To understand why data roaming is so expensive, we first need to answer: what is data roaming? We have the official definition below, but believe an infographic is easier to understand. So we’ve prepared one:
Now, the Wikipedia definition:
Roaming is a general term referring to the extension of connectivity service in a location that is different from the home location where the service was registered. Roaming ensures that the wireless device is kept connected to the network, without losing the connection.
There are two types of roaming:
- National – to the ability to move from one mobile operator to another in the same country, such as from T-Mobile to O2 (in the UK). National roaming is more dependent on regulatory actions than business partnerships or market demand.
- International -the ability to move to a foreign (country) service provider’s network. International roaming is easiest using the GSM standard, as it is used by over 80% of the world’s mobile operators.
From this point onwards, by ‘roaming’ we mean ‘International Roaming’.
So, now that we’ve nailed the definition, WHY is data roaming so expensive?
Roaming is expensive because, simply put – it involves two carriers, located in different countries, without any regulatory acts nor provisions. The hassle of making your smartphone work abroad falls on the visited carrier, which unlike the home carrier, couldn’t care less about you. You are not their subscriber – don’t want to pay the premium of roaming? Don’t use your phone. The story of data roaming is expensive because the entire roaming cost is incurred by the subscriber instead of being covered by the carrier.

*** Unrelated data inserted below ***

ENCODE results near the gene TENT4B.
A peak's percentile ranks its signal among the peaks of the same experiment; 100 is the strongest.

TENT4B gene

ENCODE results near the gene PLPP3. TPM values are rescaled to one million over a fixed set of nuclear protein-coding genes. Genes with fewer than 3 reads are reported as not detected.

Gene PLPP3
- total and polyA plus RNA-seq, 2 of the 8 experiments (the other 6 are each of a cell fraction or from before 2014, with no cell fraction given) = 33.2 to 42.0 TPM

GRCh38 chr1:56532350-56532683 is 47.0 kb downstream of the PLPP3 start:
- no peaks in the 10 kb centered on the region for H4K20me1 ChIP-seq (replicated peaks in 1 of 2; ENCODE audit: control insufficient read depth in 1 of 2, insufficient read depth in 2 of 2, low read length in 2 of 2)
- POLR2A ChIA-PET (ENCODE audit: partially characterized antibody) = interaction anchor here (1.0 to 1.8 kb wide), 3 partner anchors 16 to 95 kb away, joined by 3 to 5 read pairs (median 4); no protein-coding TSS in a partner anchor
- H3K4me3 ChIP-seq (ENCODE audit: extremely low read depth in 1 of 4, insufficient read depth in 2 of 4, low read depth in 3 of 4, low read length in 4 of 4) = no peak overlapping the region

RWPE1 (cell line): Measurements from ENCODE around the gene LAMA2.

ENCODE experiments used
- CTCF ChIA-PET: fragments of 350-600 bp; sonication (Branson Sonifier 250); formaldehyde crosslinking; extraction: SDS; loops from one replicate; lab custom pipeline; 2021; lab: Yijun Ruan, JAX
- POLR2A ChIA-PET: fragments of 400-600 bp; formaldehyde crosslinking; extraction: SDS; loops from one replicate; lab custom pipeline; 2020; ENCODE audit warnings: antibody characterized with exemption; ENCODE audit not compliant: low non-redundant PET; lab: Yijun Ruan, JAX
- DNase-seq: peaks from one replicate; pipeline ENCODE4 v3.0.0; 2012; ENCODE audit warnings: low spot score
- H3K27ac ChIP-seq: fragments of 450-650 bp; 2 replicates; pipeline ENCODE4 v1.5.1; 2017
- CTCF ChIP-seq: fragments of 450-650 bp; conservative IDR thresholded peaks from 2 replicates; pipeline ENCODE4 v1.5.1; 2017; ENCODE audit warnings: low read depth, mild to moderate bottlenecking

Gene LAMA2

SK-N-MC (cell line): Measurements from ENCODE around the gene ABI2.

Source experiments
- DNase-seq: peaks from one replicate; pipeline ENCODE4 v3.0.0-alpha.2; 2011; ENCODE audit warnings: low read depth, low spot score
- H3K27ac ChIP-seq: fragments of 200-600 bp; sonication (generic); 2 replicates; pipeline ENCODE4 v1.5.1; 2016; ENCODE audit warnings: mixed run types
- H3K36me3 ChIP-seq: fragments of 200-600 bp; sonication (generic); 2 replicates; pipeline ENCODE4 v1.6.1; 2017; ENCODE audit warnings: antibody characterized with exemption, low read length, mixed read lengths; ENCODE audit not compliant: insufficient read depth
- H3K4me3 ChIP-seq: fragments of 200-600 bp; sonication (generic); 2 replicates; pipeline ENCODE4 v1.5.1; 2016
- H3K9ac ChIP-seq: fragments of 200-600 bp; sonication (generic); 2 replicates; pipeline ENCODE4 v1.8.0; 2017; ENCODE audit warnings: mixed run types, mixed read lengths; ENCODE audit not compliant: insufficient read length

Roaming is made possible due to a vast maze of contracts negotiated on a carrier-by-carrier basis. If you’re with AT&T traveling to Europe, AT&T has signed contracts with almost every European carrier (at least one per country), to ensure its subscribers will be able to use mobile services while abroad – voice, text and data. And those contracts are not governed by a centralized regulator, because there isn’t one: US works under FCC, EU under DG Infso, Australia under ACMA, and so forth.
Will it get better?
Maybe. Depends where you live. The EU was the first authority to legislate Regulation on roaming on public mobile telephone networks within the Community (Regulation (EC) No 717/2007, PDF), which aimed on reducing roaming prices for subscribers travelling within the European Union. However, when it comes to internet services and data, 717/2007 only regulates at the operator’s level, not the subscriber’s (retail). Meaning – the EU has determined a maximum price the visited operator can charge the home operator, but not a maximum price for the consumer.
That’s where Onavo comes to the rescue, and why we’ve decided to develop the technology that will change the way subscribers and carriers alike perceive data roaming.